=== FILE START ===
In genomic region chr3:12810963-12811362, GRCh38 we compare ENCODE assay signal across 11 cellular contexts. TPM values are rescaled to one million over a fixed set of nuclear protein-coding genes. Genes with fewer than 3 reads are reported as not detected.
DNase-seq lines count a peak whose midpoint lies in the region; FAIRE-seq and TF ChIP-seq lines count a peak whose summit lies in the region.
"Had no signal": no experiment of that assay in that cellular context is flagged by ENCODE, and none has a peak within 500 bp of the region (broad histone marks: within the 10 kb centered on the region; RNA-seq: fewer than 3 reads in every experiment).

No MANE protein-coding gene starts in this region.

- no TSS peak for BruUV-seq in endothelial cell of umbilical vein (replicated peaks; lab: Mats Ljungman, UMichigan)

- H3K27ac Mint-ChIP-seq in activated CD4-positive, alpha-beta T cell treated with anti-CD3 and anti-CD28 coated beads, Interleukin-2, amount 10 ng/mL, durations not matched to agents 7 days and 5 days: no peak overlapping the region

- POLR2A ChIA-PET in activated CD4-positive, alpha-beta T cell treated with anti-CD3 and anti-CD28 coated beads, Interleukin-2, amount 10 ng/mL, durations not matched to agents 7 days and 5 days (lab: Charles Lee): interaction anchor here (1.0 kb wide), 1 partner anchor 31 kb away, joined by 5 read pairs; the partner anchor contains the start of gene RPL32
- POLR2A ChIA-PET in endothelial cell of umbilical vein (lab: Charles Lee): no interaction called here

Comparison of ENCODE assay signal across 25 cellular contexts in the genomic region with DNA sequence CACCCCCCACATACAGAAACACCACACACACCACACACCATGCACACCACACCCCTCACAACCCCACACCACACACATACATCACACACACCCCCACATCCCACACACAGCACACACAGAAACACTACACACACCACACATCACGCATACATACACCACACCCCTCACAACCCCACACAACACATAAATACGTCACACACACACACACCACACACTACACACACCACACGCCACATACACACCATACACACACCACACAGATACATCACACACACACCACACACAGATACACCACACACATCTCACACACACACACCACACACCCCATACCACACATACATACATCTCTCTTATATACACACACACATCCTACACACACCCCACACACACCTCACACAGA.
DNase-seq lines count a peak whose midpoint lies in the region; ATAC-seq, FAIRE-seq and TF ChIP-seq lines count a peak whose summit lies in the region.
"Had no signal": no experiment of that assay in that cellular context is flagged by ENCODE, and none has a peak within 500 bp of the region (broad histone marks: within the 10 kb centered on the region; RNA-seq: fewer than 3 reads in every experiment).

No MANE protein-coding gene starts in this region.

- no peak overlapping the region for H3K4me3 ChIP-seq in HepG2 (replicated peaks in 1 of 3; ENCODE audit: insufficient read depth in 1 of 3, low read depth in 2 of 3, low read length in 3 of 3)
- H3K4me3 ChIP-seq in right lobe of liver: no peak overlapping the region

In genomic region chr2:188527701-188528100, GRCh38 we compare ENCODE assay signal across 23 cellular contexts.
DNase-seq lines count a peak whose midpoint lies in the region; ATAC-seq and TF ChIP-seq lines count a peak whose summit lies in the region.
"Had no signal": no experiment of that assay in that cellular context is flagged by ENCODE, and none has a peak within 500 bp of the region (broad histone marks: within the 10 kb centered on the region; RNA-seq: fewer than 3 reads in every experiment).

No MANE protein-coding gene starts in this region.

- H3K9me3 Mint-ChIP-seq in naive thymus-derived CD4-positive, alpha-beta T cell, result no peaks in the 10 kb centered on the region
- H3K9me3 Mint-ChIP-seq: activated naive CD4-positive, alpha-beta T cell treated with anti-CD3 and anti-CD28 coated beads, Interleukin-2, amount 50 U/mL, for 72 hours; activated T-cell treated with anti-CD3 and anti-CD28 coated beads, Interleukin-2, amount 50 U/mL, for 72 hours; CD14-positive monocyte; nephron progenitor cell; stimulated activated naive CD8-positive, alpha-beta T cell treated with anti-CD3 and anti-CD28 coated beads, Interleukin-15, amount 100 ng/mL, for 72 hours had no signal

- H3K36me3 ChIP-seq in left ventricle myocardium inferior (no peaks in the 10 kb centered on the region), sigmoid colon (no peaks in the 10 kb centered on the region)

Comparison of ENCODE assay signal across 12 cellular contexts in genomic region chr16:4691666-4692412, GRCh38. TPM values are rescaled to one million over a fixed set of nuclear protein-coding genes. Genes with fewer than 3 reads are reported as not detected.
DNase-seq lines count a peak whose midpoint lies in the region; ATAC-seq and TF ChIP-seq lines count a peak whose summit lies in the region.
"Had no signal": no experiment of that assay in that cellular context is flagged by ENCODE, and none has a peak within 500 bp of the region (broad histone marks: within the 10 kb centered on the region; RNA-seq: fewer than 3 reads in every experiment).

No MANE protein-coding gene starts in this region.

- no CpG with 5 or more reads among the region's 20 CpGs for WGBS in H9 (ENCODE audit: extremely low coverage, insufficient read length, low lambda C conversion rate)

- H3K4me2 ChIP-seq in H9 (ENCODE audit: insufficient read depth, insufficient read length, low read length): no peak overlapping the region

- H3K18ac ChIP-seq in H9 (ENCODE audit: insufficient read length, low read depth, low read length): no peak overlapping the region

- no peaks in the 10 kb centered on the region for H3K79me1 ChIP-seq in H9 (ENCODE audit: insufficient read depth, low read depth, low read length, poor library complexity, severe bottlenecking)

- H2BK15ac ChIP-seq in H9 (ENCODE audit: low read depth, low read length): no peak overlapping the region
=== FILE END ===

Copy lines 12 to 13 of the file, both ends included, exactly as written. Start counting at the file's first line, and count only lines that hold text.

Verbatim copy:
No MANE protein-coding gene starts in this region.

- no peak overlapping the region for H3K4me3 ChIP-seq in HepG2 (replicated peaks in 1 of 3; ENCODE audit: insufficient read depth in 1 of 3, low read depth in 2 of 3, low read length in 3 of 3)